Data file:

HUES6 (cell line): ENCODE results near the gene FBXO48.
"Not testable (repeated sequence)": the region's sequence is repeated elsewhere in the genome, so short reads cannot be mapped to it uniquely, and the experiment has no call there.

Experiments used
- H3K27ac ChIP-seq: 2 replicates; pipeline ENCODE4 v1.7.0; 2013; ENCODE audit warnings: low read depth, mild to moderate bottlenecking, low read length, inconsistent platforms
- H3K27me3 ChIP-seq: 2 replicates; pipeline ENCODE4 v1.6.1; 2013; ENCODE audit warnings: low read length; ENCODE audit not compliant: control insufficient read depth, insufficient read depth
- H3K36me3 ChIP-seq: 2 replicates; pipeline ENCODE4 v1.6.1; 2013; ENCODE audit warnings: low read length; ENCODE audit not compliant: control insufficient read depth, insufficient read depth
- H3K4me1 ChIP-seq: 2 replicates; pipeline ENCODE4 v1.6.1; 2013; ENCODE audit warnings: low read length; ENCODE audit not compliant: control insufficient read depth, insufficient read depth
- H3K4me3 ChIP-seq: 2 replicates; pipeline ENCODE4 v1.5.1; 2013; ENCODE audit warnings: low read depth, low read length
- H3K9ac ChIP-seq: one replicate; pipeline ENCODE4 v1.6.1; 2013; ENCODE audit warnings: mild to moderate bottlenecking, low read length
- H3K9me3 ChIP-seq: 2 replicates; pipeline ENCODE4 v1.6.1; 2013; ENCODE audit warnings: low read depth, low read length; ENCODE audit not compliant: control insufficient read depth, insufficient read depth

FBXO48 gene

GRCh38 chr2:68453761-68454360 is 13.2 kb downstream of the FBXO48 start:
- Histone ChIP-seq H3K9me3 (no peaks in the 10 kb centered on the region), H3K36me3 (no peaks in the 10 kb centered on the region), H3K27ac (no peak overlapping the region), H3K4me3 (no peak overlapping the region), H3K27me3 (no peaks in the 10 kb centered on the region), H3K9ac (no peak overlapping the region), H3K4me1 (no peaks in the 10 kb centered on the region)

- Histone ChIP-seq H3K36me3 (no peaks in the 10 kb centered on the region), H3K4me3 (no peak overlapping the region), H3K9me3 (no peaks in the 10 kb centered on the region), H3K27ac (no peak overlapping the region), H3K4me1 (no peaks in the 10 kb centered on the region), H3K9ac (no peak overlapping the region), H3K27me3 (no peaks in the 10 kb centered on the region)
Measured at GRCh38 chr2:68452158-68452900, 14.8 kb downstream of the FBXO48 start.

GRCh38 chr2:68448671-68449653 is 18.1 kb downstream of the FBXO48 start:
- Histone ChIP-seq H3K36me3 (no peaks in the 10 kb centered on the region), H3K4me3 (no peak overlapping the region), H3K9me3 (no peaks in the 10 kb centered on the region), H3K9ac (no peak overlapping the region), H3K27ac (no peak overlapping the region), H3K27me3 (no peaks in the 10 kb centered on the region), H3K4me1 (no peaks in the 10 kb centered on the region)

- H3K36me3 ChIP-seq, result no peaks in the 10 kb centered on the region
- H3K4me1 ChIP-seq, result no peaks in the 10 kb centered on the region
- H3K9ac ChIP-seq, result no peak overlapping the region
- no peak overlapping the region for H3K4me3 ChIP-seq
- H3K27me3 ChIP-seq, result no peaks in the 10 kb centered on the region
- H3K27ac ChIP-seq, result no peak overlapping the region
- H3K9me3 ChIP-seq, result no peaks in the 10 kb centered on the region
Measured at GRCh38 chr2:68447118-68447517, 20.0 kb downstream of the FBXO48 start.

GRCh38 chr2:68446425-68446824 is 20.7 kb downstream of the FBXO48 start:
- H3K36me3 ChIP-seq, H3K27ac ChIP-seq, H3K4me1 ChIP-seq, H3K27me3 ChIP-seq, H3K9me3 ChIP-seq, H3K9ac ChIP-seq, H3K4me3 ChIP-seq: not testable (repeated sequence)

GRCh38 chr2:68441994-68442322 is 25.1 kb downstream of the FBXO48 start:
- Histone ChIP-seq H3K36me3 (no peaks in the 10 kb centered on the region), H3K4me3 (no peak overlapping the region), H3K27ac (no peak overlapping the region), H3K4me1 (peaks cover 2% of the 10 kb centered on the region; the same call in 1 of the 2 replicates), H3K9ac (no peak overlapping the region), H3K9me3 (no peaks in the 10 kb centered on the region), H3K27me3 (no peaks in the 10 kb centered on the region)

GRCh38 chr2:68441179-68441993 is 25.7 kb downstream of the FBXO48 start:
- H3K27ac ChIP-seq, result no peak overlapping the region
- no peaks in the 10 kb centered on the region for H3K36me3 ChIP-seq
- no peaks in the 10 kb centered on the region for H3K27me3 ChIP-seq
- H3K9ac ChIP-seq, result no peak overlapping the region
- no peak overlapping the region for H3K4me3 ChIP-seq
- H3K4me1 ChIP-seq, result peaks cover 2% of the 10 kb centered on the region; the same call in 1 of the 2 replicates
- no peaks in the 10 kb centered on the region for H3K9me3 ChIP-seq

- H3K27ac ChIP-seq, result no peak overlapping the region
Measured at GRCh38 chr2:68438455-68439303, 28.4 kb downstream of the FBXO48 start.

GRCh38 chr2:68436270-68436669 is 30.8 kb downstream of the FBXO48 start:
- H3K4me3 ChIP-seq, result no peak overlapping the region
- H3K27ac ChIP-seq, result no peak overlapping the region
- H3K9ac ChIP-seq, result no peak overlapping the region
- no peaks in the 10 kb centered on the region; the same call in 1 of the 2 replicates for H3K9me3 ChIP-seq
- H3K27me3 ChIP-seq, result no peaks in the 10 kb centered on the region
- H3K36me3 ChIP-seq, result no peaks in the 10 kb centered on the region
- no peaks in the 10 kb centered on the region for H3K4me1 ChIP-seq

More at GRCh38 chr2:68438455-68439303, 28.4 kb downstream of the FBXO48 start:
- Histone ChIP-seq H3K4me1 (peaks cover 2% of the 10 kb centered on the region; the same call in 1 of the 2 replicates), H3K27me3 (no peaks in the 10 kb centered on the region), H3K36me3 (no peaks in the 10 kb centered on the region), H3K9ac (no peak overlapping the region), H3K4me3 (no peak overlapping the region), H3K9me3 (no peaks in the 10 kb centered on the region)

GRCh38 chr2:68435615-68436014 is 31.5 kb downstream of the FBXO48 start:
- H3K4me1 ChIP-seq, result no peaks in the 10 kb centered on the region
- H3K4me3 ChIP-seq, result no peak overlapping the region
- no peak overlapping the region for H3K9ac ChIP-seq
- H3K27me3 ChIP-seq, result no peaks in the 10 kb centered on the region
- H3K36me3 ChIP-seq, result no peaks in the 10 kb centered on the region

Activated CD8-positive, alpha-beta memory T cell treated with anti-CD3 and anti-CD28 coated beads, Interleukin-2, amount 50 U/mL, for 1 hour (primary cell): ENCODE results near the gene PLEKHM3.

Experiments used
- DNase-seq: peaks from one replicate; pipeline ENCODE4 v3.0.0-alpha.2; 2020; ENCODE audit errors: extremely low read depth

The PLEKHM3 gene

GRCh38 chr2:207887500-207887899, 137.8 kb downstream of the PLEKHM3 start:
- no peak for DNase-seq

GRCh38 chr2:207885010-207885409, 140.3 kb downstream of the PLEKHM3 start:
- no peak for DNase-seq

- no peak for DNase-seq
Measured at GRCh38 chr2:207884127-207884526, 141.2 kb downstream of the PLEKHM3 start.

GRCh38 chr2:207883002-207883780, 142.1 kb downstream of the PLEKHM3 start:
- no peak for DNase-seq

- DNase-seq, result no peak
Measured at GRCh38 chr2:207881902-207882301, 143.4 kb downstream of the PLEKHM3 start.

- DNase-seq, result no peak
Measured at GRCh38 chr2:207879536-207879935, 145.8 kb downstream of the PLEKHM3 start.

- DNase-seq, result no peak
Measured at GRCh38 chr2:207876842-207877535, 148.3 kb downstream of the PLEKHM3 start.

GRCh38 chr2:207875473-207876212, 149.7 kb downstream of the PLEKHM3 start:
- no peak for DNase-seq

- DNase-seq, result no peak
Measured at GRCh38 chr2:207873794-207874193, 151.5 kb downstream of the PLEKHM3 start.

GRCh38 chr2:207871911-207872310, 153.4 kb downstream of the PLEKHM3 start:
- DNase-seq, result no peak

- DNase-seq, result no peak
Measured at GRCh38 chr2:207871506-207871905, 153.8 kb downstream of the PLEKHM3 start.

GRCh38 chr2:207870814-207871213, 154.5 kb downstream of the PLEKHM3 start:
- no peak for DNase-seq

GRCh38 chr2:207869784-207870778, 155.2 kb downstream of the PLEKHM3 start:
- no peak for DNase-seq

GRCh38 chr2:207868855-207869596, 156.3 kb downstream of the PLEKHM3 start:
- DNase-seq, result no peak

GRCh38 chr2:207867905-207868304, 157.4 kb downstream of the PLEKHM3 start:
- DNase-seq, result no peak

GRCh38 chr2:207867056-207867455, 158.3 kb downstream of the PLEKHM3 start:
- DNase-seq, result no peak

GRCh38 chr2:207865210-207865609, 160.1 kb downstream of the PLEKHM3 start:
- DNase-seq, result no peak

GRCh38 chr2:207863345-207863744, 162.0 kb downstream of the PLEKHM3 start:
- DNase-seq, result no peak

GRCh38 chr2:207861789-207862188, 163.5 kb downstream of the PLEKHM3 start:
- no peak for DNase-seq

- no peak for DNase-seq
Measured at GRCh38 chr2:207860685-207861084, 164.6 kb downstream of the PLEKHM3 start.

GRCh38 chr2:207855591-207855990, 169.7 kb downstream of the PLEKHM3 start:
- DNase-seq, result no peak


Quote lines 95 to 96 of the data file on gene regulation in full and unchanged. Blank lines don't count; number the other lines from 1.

- DNase-seq, result no peak

GRCh38 chr2:207861789-207862188, 163.5 kb downstream of the PLEKHM3 start: